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Jerusalem chief rabbi visits Bahrain amid Israel-Arab normalization bids

A senior Israeli rabbi has visited Bahrain under the pretext of attending a religious event and met with the kingdom’s monarch, as Tel Aviv and its Arab allies speed up attempts to normalize ties following years of clandestine contacts.

Shlomo Amar, chief rabbi of Jerusalem al-Quds, on Monday concluded the rare visit to Bahrain, where he attended a conference of religious leaders at the invitation of King Hamad bin Isa Al Khalifah, Israeli media reported.

During his visit, which was organized by the Israeli foreign ministry, Amar met with the king and religious figures from several other Arab countries, including Kuwait, Qatar, Egypt, Jordan, and Lebanon.

“Middle East nations want peace with Israel, the leadership should promote that without fear,” Amar said during his stay, expressing hope that in the future, such visits would not require special preparation.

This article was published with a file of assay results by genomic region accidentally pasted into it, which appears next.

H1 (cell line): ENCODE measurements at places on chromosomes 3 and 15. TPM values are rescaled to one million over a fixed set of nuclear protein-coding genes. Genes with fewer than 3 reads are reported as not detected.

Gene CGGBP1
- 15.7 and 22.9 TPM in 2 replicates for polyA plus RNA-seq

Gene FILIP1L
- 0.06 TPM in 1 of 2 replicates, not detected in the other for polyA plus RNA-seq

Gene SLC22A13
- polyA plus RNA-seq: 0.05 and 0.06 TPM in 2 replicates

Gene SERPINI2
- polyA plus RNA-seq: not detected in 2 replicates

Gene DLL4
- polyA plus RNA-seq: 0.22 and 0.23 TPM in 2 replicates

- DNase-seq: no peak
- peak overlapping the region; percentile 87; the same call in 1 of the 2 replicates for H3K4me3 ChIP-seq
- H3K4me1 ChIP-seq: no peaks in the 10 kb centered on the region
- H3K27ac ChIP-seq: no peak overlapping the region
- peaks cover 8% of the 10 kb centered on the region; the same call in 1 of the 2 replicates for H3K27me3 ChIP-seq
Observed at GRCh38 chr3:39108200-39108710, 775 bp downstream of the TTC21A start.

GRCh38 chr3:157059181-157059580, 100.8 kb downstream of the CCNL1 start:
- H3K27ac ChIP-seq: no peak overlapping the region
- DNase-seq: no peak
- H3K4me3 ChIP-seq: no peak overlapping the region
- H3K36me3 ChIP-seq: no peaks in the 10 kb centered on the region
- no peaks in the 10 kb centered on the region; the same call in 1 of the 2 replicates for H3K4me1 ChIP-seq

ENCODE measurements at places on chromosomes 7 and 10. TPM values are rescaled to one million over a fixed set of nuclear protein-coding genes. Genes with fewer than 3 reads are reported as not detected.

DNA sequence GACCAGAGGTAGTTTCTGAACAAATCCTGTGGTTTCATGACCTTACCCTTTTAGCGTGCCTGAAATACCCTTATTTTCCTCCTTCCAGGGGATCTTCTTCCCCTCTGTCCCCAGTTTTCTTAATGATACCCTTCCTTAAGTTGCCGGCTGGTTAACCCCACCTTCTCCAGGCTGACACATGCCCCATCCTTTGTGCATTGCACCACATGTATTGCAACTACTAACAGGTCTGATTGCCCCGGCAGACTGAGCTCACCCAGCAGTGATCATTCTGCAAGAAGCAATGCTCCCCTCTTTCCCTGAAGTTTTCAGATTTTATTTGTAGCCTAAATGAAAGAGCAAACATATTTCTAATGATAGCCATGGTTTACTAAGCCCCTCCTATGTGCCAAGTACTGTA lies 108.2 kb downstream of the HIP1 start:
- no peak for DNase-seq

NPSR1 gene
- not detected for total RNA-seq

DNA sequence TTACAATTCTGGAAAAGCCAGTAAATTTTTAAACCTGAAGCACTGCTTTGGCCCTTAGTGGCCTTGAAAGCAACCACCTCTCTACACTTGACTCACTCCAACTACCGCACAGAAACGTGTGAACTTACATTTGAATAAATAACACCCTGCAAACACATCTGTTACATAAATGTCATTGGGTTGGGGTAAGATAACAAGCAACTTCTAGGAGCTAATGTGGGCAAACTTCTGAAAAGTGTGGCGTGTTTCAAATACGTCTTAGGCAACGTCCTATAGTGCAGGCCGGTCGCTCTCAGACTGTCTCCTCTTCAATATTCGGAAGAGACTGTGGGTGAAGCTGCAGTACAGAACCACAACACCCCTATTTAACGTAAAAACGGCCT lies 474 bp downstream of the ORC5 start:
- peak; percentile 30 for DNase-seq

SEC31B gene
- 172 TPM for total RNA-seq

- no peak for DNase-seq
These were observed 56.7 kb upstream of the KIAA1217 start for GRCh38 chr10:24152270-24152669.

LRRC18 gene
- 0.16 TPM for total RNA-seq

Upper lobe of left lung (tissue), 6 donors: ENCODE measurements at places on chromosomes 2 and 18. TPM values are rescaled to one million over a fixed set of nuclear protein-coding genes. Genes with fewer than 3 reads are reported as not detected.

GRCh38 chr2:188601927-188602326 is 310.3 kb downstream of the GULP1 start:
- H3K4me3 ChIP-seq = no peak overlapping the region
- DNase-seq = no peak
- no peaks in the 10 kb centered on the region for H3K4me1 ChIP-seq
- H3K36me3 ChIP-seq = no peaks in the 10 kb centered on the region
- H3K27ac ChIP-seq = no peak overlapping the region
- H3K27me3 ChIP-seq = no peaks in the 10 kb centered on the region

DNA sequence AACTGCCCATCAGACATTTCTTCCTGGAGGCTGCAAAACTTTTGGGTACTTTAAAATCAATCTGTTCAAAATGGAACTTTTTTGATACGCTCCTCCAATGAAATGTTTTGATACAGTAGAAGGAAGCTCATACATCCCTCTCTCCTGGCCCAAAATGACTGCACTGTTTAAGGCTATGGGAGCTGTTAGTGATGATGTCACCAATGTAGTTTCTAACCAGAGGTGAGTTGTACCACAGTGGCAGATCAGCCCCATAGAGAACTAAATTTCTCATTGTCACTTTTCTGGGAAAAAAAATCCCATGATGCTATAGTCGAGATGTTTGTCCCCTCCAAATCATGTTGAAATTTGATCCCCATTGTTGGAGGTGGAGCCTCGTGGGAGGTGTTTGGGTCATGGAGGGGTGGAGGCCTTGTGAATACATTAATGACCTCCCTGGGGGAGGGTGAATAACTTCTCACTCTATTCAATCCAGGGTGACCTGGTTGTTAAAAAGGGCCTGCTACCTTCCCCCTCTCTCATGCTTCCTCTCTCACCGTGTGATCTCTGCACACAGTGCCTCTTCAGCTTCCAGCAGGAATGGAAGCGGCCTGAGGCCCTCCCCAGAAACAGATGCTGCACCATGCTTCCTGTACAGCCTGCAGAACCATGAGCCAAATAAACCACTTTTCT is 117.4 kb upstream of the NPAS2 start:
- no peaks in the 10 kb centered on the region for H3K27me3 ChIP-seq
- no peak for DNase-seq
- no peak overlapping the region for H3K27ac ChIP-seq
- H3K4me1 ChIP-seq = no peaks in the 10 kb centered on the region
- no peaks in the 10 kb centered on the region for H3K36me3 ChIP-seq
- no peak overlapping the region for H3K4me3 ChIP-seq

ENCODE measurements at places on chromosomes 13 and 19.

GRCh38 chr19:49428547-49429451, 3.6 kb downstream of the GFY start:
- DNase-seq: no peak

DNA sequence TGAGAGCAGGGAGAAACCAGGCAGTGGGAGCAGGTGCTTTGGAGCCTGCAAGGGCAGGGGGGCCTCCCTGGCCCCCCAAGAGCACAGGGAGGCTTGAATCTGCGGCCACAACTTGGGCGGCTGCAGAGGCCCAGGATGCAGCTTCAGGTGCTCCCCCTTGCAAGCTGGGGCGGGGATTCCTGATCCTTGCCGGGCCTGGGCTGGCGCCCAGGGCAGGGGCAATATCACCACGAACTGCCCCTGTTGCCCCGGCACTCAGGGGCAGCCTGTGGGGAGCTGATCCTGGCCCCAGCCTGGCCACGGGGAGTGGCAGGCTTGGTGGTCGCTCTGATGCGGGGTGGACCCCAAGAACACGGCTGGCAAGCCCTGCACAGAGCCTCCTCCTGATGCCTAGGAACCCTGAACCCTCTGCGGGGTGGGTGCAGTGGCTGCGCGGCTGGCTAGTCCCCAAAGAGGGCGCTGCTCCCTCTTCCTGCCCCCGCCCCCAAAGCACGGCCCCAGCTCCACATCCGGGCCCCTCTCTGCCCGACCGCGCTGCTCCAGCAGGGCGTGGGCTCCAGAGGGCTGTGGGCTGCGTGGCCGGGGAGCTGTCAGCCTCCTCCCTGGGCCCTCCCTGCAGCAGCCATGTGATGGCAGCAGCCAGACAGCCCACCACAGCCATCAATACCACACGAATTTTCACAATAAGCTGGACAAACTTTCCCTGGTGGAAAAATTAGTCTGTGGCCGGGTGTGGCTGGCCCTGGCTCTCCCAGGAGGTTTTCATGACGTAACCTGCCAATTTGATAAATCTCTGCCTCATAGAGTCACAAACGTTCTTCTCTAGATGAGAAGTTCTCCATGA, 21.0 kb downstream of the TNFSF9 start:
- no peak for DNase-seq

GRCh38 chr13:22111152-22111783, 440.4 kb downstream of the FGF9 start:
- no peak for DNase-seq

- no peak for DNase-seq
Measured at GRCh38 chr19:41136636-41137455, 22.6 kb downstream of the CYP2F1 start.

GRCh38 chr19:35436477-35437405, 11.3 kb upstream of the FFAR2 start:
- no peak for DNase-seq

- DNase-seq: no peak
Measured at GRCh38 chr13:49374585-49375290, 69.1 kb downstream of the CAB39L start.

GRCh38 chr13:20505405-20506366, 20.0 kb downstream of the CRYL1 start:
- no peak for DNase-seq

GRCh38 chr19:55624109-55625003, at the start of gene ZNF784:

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He was referring to the Al Khalifah regime’s fear of public backlash in the kingdom — where anti-Israel and pro-Palestine sentiments run high — against attempts to normalize ties with Israel.

Israel has full diplomatic ties with only two Arab states, Egypt and Jordan, but recent reports suggest Tel Aviv has been working behind the scenes to establish formal contacts with other Arab countries as well.

Earlier in October, the Britain-based and Arabic-language Bahrain al-Youm news agency, citing an unnamed diplomatic source, reported that Bahraini King Hamad bin Isa Al Khalifah had held a secret meeting with Israeli Prime Minister Benjamin Netanayhu in Hungary in April.

In July, Israeli and Bahraini foreign ministers Israel Katz and Khalid bin Ahmed Al Khalifah met for a brief chat on Iran in Washington and the two posed for a rare photograph.

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In June, the Bahraini top diplomat told The Times of Israel that “Israel is a country in the region… … and it’s there to stay, of course,” expressing desire for better relations and eventually “peace” with the Tel Aviv regime.

Those comments drew condemnations from the Bahraini public and the Palestinians, who said the remarks amounted to “open treachery” and contradicted “the position of the brotherly people of Bahrain.”

The kingdom in the same month infuriated the Palestinians by hosting a US-led conference on President Donald Trump’s yet-to-be-unveiled plan on the Israeli-Palestinian conflict. The contentious proposal — already rejected by the Palestinians — has the backing of Arab regimes and is widely believed to be aimed at consolidating Israel’s occupation of the Palestinian territories.

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